Slowly but surely renewable energy for Selwyn College


Selwyn College optimistic to generate power from sun.

COME June 2019, Selwyn College will be using electricity generated from solar powered grid.

Revealing this last week before the Public Accounts Committee (PAC), Permanent Secretary to the Ministry of Environment Climate Change and Meteorology, Dr Melchior Mataki says this project has been long in coming because it is a pilot project and they want to make sure everything is thorough before this project is put out for tender, sometimes in October.

Selwyn College as all boarding schools in the country, do not have access to the national electricity utility grid.

Thus this project is seen as very crucial for them.

Being one of the biggest boarding schools in rural Solomon Islands, Selwyn College have been selected to be a part of this pilot project titled ‘De-placement of diesel powered generation with low voltage solar grid smart system in large boarding schools in Solomon Islands’.

Currently Selwyn College uses 38,400 litres of diesel each year.

The cost of fuel alone takes up 20 percent of the school’s annual budget.

“Just to run a generator from 5.30 in the morning to 10 o’clock at night, annually it costs us $400,000 to just run diesel fuel generator,” Project Manager, Fox Qwaina said.

With 70 houses, on campus, this project will assist Selwyn College in its electricity needs.

The objectives of this project are to reduce the amount of diesel fuel usage and reduce costs on fuel while at the same time increase the availability of electricity and fresh water to staff and students of Selwyn College.

Another objective is to promote clean and environmentally friendly energy technology. This in return will also minimize the emissions of carbon into the atmosphere.

Since the school rely on water pumps to generate water for their needs, going into renewable energy is said to be environmentally friendly and cost effective for the school.

Not only will the school benefit from such an incentive but also neighboring communities and the country as a whole.

Student’s academic performance and health shall be improved with sick persons from nearby communities can also have access to safely stored vaccines from the school’s clinic but to name a few.

At the same time, PS Environment Mataki says one of the ground work which they did was to work closely with the Anglican Church of Melanesia (ACOM).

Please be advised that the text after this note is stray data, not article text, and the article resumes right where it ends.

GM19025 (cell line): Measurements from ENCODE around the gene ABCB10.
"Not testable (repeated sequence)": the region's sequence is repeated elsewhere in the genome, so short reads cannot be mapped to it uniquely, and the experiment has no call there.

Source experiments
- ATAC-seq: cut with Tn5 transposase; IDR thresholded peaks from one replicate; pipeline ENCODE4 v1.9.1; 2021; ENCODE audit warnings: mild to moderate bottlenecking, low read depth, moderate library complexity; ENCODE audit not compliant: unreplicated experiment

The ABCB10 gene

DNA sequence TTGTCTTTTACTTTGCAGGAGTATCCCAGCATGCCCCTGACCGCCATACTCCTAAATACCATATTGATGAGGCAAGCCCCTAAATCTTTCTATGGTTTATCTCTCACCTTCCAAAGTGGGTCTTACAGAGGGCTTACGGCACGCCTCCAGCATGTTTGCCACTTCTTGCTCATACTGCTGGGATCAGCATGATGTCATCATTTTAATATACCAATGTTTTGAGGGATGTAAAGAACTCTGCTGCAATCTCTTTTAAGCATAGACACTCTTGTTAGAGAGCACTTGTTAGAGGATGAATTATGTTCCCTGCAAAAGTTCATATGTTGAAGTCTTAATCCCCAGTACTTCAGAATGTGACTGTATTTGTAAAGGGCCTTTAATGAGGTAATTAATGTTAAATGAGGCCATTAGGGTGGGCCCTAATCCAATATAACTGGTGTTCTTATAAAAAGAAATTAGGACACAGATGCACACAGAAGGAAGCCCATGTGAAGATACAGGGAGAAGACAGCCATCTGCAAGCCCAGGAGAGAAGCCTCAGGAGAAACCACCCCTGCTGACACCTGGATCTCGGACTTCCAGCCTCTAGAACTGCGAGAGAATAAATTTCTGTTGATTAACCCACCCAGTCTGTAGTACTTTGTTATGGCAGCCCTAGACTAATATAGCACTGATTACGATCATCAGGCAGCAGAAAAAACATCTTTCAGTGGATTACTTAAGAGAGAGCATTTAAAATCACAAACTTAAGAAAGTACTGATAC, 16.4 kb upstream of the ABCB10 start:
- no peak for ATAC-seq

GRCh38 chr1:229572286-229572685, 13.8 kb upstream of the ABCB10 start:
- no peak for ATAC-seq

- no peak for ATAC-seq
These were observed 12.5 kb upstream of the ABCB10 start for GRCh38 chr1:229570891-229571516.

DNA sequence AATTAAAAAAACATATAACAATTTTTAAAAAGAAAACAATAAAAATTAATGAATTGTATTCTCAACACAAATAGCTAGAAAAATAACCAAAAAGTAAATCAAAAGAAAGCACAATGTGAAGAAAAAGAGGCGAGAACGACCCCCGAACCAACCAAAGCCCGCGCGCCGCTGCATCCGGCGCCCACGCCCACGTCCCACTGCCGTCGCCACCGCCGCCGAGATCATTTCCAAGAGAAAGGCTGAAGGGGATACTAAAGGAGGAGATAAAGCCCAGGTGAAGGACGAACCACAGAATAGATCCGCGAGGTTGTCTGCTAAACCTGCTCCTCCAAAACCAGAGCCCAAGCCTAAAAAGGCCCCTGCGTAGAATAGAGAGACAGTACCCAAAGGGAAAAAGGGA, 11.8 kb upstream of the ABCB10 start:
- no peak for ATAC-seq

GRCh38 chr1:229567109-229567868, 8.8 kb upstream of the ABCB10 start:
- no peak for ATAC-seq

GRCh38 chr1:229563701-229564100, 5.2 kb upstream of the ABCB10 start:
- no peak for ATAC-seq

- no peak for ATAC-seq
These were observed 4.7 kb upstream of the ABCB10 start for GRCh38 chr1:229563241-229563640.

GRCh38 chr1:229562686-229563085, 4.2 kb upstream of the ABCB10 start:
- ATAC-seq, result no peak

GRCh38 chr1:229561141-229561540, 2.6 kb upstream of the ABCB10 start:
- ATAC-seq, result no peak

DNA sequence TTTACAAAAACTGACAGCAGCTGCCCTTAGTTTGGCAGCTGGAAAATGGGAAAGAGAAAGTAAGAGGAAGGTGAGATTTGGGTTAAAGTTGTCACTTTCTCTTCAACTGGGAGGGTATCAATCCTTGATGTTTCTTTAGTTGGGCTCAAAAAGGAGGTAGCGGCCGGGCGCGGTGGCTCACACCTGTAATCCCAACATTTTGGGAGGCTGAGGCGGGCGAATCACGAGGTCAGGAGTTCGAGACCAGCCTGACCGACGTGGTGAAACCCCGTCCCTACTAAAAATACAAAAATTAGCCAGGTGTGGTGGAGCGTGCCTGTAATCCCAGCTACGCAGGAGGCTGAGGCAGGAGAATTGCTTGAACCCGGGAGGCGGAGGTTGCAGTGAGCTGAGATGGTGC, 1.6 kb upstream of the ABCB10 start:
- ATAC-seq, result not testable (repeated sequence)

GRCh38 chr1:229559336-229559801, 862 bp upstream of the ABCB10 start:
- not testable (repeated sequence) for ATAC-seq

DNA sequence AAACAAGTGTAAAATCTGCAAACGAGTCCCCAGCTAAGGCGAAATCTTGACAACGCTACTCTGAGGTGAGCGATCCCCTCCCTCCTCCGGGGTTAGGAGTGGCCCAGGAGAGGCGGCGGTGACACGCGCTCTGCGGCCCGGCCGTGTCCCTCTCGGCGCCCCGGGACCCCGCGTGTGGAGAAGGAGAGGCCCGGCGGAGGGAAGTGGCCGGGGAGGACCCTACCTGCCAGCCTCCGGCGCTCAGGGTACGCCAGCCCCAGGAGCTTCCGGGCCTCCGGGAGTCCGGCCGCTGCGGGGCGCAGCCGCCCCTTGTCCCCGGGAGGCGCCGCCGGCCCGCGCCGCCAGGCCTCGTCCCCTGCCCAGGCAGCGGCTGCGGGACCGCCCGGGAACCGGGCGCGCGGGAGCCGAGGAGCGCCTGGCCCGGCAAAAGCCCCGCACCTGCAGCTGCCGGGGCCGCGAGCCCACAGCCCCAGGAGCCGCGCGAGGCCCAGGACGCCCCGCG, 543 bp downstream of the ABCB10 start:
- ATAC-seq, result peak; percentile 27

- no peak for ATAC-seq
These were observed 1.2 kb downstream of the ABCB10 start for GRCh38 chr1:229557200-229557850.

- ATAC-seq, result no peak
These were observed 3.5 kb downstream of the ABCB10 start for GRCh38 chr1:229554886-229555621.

This is to make them aware of their obligations and what they will expect once the school goes into solar energy.

Mataki says maintenance and safe keeping of the equipment are areas to consider and areas which the church need to understand first before going into this project.

Already this project has impressed the beneficiaries including Committee members of PAC.

This project was brought before PAC because government is the implementing agency through the partnership arrangement between the Ministry of Environment (MECDM) and the Ministry of Mines (MMERE).

The PS of MECDM is the national focal point of this project.

This pilot project is funded by the German Government through their international enterprise GIZ and the European Union.

At the national level, the project is in alignment with objectives four and seven of the National Development Strategy 2011 – 2020.

The project also relates to the objective of the National Climate Change Policy 2012 – 2017 which is to guide and ensure the country benefits from clean and renewable energy.

Also, this project addresses the National Energy policy 2014 which aims to increase electricity in rural households to 35 percent by 2020 and to increase the use of renewable energy sources for power generation in urban and rural areas to 50 percent by 2020.

On the global level, it is also addressing the Sustainable Development Goals (SDGs).

SDG 7 aims to address clean and affordable energy by 2030.

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